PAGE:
Understanding the Economic Crisis


Summer 2014 quarter (Session I)

Taught by

political economy, foreign policy, philosophy
No one reading this has not experienced or witnessed the painful effects of the combined financial crisis and long recession. These are turning points in American society and world history. Two of the nation’s most prominent economists have recently warned that Americans must now accommodate themselves to a permanent period of “secular stagnation.” By this they mean chronic slow growth, low wages, high unemployment and persistent economic insecurity. Are they right? A great deal hangs in the balance.
Understanding the origins and future of the present crisis can help in making sense of the world and planning for the future. This class helps students understand where the crisis came from, why it has the features it has, and where it is likely to lead. Clear explanations will be offered for terms like financial bubble, securitization, derivatives, credit default swaps and financial economy vs. real economy. Implications for income and job growth will also be studied. No prior background in economics is required. Required readings have been selected for clarity and general accessibility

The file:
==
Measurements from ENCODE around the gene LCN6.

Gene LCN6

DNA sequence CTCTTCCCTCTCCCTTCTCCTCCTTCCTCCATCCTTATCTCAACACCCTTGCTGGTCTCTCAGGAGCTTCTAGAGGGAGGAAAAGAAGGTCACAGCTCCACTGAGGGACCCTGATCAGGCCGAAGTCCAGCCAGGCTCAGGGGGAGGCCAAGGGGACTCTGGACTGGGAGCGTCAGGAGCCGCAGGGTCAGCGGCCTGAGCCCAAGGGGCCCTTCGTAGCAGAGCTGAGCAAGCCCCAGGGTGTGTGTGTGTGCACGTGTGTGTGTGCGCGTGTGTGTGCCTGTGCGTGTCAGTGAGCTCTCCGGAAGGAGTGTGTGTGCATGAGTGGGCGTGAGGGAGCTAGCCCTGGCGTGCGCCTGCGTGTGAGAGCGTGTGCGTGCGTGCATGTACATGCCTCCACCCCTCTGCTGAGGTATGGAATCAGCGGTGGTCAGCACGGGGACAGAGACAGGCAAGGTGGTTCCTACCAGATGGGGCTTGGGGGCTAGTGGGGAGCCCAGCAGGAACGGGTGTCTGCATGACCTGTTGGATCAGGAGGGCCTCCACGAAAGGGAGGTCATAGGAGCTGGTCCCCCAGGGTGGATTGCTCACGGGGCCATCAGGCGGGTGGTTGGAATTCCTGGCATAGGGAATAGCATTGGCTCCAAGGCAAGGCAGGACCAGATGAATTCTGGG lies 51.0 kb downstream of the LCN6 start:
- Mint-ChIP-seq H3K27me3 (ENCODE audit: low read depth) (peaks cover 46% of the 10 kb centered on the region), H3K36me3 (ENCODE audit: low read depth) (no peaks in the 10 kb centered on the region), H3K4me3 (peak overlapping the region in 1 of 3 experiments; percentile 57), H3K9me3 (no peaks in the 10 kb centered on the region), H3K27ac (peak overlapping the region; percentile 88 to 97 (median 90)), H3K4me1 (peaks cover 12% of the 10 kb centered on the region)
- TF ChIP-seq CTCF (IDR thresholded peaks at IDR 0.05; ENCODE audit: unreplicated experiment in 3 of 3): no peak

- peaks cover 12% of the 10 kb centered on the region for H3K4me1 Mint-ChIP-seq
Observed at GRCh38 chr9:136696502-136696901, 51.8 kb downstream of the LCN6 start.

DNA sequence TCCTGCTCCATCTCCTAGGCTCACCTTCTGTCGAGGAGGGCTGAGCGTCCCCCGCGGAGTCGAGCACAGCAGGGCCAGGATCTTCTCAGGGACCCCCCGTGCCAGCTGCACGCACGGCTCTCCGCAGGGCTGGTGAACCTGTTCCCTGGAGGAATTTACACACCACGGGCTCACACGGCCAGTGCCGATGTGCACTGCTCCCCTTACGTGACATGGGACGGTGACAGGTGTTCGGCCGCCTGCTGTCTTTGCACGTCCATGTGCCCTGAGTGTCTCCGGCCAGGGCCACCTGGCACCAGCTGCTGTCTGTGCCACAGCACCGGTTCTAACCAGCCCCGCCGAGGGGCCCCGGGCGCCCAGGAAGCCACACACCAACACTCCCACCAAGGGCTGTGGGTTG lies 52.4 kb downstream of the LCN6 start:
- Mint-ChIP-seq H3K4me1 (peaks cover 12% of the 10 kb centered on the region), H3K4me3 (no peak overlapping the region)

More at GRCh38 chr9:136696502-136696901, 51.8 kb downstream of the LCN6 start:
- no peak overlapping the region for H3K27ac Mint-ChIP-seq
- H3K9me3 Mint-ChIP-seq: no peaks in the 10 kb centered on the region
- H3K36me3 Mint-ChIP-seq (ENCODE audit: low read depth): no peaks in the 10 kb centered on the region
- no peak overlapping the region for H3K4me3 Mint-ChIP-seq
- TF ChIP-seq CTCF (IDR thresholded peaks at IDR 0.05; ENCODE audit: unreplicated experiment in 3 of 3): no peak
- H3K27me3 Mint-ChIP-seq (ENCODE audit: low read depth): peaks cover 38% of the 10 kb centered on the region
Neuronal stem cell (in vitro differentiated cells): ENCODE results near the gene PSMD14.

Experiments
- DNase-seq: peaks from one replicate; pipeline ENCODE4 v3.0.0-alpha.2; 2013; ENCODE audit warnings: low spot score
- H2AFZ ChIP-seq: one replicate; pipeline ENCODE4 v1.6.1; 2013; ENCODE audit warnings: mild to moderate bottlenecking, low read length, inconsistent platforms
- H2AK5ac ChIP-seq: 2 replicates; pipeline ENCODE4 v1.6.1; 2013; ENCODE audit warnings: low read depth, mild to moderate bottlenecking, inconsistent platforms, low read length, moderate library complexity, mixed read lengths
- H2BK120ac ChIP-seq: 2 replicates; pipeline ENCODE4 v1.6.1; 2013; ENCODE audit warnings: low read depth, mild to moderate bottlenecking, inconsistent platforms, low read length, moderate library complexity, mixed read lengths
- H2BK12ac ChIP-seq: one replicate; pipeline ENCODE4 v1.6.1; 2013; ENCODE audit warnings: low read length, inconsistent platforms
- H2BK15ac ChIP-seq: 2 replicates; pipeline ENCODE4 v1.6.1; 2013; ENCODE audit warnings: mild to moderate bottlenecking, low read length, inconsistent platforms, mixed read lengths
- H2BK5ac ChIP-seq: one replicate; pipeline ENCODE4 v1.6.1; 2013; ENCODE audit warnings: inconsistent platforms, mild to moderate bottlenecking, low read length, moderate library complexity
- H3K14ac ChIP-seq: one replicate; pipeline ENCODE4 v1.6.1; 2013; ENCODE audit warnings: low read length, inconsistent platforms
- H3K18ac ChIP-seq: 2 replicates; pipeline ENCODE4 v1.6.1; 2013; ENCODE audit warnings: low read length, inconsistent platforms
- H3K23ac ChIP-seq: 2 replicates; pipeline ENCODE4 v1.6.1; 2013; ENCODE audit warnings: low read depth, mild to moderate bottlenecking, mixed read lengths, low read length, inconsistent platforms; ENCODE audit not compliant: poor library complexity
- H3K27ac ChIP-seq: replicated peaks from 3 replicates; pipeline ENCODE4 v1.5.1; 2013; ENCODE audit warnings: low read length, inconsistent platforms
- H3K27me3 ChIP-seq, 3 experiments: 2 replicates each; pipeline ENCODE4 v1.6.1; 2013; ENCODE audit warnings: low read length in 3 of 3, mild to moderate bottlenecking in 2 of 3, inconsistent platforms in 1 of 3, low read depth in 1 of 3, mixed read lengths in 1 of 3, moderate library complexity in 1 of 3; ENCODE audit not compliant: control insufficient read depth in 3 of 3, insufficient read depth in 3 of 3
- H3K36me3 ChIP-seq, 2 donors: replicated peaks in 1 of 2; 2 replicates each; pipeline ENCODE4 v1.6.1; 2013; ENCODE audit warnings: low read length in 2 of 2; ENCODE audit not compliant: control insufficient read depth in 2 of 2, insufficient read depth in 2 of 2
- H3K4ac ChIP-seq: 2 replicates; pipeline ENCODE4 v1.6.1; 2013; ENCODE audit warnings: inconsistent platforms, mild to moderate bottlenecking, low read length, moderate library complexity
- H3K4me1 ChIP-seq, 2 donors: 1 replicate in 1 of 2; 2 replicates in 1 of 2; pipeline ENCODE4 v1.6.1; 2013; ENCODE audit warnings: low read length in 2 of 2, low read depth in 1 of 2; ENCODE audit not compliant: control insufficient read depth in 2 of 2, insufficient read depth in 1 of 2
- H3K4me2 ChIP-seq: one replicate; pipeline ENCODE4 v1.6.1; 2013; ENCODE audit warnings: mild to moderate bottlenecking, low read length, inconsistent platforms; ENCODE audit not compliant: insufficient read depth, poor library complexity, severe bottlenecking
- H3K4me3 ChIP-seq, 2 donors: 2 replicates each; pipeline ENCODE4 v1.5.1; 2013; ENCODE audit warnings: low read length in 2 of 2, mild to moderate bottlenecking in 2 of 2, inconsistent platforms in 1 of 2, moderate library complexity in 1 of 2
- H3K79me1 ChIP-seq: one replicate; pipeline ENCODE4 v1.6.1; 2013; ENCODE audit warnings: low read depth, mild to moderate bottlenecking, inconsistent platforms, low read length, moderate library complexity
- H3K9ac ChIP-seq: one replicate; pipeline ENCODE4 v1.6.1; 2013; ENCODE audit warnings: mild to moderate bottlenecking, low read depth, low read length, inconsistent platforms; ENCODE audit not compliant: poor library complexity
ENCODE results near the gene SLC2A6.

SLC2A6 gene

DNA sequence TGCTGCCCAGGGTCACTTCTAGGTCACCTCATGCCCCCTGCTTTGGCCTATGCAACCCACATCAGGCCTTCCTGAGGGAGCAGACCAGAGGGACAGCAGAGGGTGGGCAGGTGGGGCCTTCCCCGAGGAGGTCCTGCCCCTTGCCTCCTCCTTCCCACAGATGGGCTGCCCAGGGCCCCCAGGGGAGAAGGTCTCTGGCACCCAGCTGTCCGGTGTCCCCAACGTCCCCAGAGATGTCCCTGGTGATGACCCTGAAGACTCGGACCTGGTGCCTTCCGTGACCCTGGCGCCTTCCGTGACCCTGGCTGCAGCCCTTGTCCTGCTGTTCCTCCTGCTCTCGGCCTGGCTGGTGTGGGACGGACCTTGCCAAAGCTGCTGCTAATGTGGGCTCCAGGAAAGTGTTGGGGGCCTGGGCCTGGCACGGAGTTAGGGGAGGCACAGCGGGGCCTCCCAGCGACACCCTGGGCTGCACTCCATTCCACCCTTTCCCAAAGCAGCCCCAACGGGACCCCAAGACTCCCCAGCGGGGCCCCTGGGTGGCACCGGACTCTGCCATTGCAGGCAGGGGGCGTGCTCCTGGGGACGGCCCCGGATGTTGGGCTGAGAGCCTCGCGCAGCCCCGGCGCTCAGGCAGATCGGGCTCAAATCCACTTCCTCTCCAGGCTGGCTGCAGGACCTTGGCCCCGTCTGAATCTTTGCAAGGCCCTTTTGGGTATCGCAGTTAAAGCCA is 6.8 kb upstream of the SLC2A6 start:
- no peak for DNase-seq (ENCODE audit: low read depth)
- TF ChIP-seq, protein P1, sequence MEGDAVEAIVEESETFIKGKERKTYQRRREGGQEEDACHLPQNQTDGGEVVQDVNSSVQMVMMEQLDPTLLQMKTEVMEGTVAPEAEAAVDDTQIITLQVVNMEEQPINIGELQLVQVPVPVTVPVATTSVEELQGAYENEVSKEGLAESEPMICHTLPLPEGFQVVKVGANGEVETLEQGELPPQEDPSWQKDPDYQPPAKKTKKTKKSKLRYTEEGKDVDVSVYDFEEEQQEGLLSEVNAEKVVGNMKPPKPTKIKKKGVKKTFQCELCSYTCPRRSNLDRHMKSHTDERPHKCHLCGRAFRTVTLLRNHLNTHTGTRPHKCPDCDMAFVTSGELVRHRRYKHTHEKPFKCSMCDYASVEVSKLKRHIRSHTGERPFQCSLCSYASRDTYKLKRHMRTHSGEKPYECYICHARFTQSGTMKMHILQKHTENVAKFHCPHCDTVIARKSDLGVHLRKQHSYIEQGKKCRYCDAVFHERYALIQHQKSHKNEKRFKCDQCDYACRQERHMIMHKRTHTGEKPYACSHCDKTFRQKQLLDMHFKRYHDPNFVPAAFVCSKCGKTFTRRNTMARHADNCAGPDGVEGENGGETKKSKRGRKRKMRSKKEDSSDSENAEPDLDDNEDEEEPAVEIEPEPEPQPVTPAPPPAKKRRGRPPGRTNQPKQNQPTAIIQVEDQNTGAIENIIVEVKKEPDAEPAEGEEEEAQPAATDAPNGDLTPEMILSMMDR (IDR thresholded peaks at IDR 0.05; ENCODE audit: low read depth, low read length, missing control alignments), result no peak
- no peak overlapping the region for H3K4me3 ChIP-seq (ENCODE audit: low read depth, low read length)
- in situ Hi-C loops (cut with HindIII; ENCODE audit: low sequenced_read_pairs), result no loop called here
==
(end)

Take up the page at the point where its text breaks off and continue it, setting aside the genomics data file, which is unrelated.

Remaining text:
Program Details

Fields of Study

Location and Schedule

Campus location



Offered during: Evening

Advertised schedule: First Summer Session, Monday and Wednesday evenings, from 6:00 to 10:00 p.m.


Buy books for this program through Greener Bookstore.

Online Learning

No Required Online Learning: No access to web tools required. Any web tools provided are optional for students.

Schedule Details

Monday and Wednesday evenings, 6:00 - 10:00

Registration Information

Credits: 4 (Summer)

Class standing: Freshmen–Senior

Maximum enrollment: 25


Course Reference Number not yet available.

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